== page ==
Milford, Connecticut is overflowing with Asian cuisine. For such a tiny town, there’s some version of a Chinese/Japanese/Thai place every half mile, to the point where it’s starting to get weird. For this piece I’m just centering on one immediate area: the JW-carved out range between the Connecticut Post Mall and Milford Marketplace (Whole Foods Plaza to make it clearer). Two miles, six places, all within walking distance of each other — one has to be number one and one has to be number six. In descending order…
Located in what used to be the “BO Concept Plaza,” Lao Sze Chuan is beloved by well, everyone I spoke to, a fair amount of people on Yelp, Zagat, New York magazine and probably much much more. The menu is diverse and gigantic (which makes the price range limitless), with various dishes all made however you want it, with options to throw anything from seafood, chicken, pork, or tofu in everything.
Praise be damned though, as both visits to Lao Sze Chuan turned out to be seriously mediocre, especially in contrast to the rest of the group. It’s great to be able to choose from an insane variety of appetizers, soups, entrees and noodle dishes, but when the chicken tastes gamey, the broth or sauce on the noodles or protein taste like fast food, and the room is tiny and eye-melt bright, it doesn’t come off well as both a food experience or a going out experience. This being said, the place was packed tight on both nights I went and no one looked unhappy with their experience. There are better places though, which we will find out about right now.
Located on the lower level of the Connecticut Post Mall (next to Target), Sakura Garden has both a Japanese buffet and a Japanese fusion restaurant style menu. In starting out on this review I figured Sakura Garden would be dead last on the rankings, just due to the fact that it was more “nice looking room” and comfort than actual good Japanese food.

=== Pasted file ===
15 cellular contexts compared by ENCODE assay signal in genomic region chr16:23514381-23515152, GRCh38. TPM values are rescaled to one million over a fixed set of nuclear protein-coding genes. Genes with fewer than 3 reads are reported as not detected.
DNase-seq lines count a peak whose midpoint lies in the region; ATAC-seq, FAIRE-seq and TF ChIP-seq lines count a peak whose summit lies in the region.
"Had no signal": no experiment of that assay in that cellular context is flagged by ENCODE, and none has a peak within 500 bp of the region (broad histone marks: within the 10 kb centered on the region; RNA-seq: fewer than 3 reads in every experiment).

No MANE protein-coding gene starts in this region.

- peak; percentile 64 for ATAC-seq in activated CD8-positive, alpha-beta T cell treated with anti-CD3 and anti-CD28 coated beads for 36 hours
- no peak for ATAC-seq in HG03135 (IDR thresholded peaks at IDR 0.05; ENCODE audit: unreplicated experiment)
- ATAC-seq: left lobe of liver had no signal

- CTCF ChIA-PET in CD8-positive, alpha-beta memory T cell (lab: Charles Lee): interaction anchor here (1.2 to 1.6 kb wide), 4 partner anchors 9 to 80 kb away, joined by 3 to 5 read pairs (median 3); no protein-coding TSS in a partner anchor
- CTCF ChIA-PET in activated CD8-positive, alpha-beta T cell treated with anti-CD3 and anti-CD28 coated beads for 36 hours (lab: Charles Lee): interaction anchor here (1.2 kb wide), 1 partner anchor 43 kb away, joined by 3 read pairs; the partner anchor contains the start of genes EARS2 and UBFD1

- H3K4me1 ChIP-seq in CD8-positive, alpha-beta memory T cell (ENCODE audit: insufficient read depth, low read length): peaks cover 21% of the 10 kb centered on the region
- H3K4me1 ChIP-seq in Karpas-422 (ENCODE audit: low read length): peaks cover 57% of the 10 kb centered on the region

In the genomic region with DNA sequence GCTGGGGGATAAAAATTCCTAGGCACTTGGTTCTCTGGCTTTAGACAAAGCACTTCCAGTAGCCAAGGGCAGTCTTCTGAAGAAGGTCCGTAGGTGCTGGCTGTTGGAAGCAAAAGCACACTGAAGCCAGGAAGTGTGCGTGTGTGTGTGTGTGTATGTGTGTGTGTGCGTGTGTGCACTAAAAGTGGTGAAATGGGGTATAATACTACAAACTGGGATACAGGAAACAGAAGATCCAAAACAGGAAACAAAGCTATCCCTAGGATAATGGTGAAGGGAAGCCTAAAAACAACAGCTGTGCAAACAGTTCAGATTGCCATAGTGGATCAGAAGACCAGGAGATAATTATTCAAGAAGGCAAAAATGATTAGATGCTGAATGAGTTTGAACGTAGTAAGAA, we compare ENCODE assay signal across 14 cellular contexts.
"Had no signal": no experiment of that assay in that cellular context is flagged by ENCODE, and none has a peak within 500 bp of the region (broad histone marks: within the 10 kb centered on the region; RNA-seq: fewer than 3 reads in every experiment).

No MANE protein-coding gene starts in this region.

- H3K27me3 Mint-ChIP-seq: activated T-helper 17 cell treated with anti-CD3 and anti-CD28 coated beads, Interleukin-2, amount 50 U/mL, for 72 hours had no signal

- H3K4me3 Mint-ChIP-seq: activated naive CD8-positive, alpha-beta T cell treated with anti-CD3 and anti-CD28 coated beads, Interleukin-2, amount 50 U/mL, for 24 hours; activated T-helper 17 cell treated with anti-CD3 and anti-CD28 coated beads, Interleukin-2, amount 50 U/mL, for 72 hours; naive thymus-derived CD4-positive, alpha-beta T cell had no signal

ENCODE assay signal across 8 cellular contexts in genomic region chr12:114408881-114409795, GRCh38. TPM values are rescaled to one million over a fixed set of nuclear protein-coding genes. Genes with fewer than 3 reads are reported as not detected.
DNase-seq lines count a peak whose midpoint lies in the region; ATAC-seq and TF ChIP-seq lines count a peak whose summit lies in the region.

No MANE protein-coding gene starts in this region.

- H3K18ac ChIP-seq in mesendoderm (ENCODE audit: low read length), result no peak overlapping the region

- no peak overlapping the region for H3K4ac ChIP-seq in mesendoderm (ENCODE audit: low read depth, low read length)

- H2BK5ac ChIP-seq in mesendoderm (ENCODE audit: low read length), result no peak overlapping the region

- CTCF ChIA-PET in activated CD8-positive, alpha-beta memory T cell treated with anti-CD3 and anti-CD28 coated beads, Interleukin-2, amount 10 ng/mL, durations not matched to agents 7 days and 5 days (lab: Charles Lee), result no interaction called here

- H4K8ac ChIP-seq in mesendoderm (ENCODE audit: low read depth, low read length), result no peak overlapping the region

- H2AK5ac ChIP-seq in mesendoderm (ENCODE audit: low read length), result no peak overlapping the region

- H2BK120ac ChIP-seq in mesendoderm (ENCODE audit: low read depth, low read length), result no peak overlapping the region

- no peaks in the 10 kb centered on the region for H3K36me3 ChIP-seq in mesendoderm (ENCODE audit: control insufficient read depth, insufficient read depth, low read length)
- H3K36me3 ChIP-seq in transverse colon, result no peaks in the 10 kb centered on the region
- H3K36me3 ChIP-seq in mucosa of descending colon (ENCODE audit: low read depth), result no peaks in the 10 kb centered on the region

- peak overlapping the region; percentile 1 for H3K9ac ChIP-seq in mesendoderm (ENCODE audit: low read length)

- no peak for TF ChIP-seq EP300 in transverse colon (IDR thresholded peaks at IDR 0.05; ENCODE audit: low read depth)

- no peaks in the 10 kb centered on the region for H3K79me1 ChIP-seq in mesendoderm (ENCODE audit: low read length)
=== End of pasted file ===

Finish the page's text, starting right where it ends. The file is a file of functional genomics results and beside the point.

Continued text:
That being said, the severe disappointment of Lao Sze Chuan bumps Sakura Garden up a spot, if for no other reason than pure opulence. Buffet style usually means lower quality (i.e. one bag of chicken + five different sauces = five entrees that taste slightly different) and Sakura Garden attempts to shoot even higher by featuring sushi, the one item that shouldn’t come out of a bag. Go for the buffet (a slightly overpriced $10.99 for lunch and $16.99 for dinner) and you will get a diverse, pretty healthy selection of seafood, vegetables, and noodles along with a very good selection of sushi. Sakura Garden has changed a bit since it first opened, and its big positive now is that the food looks well-made and healthy (i.e., the opposite of the “five bags of chicken” line from earlier), which goes a long way to matching the great looking room. There’s also a full bar and plenty of TV’s, which makes Sakura Garden a nice, different type of place to catch sports as well.
So hidden you may not even know it’s there, Hong Kong is located behind Dibella’s Subs on the Post Road, at the corner of a small, aged strip mall. While Hong Kong is just a takeout place with no seating, the fact that it’s this high on the list says something about the food. Classic Chinese cuisine at its best, Hong Kong’s strengths lie in the areas of freshness, qualify of chefs, and price. The menu is the standard fare you usually see for takeout places (various cultural dishes containing some combo of noodles, rice, vegetables, seafood, chicken, or beef) but what makes Hong Kong stand out is that while it looks like one of those greasy, sketchy takeout places the food is actually reasonably healthy (there is an entire “diet section” that contains several steamed vegetable and noodle dishes), cooked ready to order and most importantly because if its size, Hong Kong actually rotates ingredients quickly, so there’s no risk of getting stale and tired-looking meat, chicken, or seafood.